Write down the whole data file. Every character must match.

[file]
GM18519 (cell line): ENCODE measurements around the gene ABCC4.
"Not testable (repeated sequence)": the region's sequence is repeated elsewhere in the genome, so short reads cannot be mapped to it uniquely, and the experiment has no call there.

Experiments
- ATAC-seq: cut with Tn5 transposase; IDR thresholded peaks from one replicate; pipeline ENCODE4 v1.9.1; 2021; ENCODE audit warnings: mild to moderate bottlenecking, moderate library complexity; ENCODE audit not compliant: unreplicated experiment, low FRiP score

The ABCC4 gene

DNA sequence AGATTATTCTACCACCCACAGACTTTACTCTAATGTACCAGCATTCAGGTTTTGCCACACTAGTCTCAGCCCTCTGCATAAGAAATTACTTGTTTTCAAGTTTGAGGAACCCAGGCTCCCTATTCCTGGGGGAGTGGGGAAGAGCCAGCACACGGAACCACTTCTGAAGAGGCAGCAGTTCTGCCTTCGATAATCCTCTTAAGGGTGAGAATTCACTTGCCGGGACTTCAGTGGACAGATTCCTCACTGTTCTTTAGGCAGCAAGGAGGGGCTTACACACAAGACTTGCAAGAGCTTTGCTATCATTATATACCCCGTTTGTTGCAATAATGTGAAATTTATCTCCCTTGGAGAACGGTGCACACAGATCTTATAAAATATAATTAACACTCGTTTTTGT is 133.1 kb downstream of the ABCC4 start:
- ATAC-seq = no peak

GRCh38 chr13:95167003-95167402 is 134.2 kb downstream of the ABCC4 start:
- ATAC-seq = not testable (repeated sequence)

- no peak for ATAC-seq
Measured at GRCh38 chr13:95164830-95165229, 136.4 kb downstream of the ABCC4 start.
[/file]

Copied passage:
GM18519 (cell line): ENCODE measurements around the gene ABCC4.
"Not testable (repeated sequence)": the region's sequence is repeated elsewhere in the genome, so short reads cannot be mapped to it uniquely, and the experiment has no call there.

Experiments
- ATAC-seq: cut with Tn5 transposase; IDR thresholded peaks from one replicate; pipeline ENCODE4 v1.9.1; 2021; ENCODE audit warnings: mild to moderate bottlenecking, moderate library complexity; ENCODE audit not compliant: unreplicated experiment, low FRiP score

The ABCC4 gene

DNA sequence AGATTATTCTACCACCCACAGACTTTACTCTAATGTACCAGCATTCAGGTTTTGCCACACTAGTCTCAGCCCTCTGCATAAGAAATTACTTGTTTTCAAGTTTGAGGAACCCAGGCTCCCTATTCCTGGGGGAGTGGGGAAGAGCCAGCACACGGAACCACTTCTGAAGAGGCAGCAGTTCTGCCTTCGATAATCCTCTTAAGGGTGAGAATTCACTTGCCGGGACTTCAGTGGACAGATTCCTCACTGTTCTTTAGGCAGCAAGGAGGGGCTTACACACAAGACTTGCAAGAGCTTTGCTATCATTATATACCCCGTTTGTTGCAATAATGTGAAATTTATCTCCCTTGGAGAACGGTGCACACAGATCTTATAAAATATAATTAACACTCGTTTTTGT is 133.1 kb downstream of the ABCC4 start:
- ATAC-seq = no peak

GRCh38 chr13:95167003-95167402 is 134.2 kb downstream of the ABCC4 start:
- ATAC-seq = not testable (repeated sequence)

- no peak for ATAC-seq
Measured at GRCh38 chr13:95164830-95165229, 136.4 kb downstream of the ABCC4 start.